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Added: Kristiann Billman - Date: 26.02.2022 22:04 - Views: 38824 - Clicks: 8970

Derek Bok? Ann Landers? Char Meyers? Robert Orben? John Lubbock? Charles Duncan Mclver? Albert Einstein? Barack Obama? Dear Quote Investigator: The cost of attending college has been increasing more rapidly than the rate of inflation for decades in the U. Students and parents have been struggling with bills and loan payments.

A popular adage offers a provocative perspective:. These words have been attributed to Derek Bok who was a President of Harvard University and to Ann Landers who was a popular syndicated advice columnist. Would you please explore the provenance of this expression?

Quote Investigator: The earliest exact match known to QI appeared in an advertisement for a realty company in June A real estate agent named Char Meyers was featured in the ad which was published in a Madison, Wisconsin newspaper. The adage was displayed as an epigraph at the top of the ad, and it was not really connected to the content. Boldface has been added to excerpts: 1. Beautifully wooded rear yard. QI believes that Char Meyers was an unlikely candidate for authorship of the saying.

But a set of citations that appeared shortly afterward in July did point to a likely contender. The adage was printed in the column and credited Robert Orben: 2 3. Orben was a very successful comedy writer who supplied jokes to others via books and a newsletter. He also wrote material contractually for other comedians, business executives and politicians.

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QI conjectures that Orben constructed this precise formulation; however, the remark was not particularly novel. A variety of statements using the same keywords and expressing the same idea have been circulating since the early s. For example, in an advertisement for a Conservatory of Music in Ottumwa, Iowa contained the following: 4. The saying was linked to Derek Bok because Ann Landers published a column in that credited him.

However, in she wrote a follow-up column stating that Bok had contacted her directly and disclaimed authorship of the quotation. Detailed citations are given further below. Great thanks to top researcher Barry Popik who examined this topic and located key citations. QI and Popik shared research. However; the passage was prolix: 5. Our present free educational institutions are of the highest value to the State.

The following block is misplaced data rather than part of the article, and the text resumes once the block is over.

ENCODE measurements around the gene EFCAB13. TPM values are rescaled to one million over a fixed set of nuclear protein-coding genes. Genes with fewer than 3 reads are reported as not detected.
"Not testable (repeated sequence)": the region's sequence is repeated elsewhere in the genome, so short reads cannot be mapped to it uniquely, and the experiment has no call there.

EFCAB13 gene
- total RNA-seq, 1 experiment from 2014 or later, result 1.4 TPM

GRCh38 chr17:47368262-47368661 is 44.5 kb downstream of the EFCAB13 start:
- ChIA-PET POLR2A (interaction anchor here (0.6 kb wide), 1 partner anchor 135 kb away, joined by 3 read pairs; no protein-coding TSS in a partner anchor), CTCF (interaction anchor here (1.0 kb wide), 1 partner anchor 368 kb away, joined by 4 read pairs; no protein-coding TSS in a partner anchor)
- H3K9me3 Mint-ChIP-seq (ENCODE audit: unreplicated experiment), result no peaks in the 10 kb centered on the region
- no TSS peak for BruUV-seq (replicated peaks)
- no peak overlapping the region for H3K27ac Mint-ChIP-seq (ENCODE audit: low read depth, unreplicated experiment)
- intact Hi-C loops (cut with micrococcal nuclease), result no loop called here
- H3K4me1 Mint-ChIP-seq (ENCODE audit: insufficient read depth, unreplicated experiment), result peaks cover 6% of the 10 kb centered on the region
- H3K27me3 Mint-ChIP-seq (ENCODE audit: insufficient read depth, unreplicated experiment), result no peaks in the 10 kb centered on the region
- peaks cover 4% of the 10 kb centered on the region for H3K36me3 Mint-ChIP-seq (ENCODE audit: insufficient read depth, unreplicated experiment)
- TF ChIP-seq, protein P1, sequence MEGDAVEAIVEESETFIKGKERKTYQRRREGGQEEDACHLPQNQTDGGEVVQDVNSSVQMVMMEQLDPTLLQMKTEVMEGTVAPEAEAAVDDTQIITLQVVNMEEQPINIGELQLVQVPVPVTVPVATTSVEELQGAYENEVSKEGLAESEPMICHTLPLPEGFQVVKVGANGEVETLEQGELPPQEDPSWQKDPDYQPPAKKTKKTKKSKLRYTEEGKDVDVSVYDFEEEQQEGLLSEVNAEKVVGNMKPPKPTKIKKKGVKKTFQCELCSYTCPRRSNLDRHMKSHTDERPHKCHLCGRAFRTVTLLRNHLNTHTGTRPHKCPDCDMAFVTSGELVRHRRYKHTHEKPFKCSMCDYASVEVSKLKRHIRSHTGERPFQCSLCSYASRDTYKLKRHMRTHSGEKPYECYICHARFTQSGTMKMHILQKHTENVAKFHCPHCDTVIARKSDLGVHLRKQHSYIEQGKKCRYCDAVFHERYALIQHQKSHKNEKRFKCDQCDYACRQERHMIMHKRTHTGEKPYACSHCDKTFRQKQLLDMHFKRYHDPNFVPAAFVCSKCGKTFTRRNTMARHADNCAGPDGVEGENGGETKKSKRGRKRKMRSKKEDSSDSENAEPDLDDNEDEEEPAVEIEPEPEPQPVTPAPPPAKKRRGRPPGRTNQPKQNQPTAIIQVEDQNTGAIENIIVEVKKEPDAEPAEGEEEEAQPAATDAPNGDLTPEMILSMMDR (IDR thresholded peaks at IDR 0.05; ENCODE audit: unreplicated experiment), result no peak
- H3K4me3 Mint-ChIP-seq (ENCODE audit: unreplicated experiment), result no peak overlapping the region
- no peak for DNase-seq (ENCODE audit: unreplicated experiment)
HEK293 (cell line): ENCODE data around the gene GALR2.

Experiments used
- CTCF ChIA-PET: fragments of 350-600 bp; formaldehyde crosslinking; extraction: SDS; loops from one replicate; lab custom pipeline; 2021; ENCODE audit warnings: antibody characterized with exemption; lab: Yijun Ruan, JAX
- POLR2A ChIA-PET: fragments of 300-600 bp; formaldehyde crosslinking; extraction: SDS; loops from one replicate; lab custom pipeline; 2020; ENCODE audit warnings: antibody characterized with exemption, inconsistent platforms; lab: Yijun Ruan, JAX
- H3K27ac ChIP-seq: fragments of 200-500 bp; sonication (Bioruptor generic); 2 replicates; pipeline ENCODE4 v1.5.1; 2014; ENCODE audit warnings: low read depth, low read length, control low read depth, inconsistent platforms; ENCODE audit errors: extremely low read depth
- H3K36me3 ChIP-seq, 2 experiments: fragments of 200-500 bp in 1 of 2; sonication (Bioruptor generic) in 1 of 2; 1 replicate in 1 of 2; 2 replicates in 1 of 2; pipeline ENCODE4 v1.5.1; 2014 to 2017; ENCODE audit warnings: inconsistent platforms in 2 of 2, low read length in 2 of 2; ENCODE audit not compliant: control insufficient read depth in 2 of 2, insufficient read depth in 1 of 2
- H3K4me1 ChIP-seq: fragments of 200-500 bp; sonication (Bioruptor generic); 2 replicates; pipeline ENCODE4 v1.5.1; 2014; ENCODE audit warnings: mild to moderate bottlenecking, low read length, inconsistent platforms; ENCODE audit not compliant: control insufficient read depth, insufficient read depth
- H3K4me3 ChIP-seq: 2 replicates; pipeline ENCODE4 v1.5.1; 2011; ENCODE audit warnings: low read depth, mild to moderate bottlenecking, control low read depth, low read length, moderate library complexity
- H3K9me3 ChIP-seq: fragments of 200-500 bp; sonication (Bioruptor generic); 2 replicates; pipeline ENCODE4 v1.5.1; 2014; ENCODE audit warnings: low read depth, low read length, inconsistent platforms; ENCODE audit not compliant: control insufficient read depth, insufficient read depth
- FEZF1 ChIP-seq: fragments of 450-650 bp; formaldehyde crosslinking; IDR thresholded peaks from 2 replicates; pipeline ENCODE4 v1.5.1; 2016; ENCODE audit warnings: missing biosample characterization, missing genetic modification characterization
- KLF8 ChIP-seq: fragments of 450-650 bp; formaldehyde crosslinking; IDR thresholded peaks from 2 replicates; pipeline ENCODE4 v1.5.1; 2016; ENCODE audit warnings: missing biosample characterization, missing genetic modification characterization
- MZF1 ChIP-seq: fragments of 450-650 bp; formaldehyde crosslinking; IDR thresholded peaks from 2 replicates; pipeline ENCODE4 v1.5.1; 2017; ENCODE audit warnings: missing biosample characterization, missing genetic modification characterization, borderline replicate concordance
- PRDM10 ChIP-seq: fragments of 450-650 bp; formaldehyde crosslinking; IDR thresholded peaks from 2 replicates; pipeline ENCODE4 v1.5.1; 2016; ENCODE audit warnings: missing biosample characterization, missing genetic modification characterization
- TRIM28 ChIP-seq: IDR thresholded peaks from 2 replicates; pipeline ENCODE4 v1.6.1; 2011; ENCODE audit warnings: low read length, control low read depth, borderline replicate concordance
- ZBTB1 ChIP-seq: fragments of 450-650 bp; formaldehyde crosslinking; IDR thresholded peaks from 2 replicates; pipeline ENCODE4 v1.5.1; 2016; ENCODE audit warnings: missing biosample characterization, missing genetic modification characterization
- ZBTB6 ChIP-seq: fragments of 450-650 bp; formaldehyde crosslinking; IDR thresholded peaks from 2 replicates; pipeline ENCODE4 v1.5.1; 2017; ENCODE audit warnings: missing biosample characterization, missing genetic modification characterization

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The maintenance of them involves a great expense and much care, but it is a wise outlay. Knowledge is less expensive than ignorance. Ignorance is a dangerous and costly factor under any form of government, and under a republican, destructive. In an educator named Professor Turner addressed a group of picnickers in Missouri. The following passage matched the vocabulary and theme of the adage, but it was not concise: 6. He urged the importance of making our educational keep pace with our material prosperity; that on the score of economy the young should be educated; that ignorance is far more expensive than intelligence; that often one act done through ignorance cost more than a classical education.

To-day books were no longer the advantage of the rich, but an advantage which the poor enjoyed equally with the wealthy. In an advertisement for a music school in Iowa included the following adage as mentioned ly: 8. In a Quebec politician named P. The Commissioners should make a judicious choice of teachers, and should know how to estimate their value in offering them fair and suitable pay, that they may excite their zeal and incline them to love their work. If education is expensive, ignorance is still more costly.

The system is no doubt expensive, but we should not grudge money spent on schools. Ignorance is even more expensive than education; and it would be well if all through life we spent as much on the mind, and as little on the body, as possible. In a report from the Carnegie Foundation for the Advancement of Teaching contained the following passage: A national program of education embraces not only the schools, both elementary and secondary, which train for citizenship, but it embraces also the industrial and technical schools, which aim to make of each citizen an effective economic unit.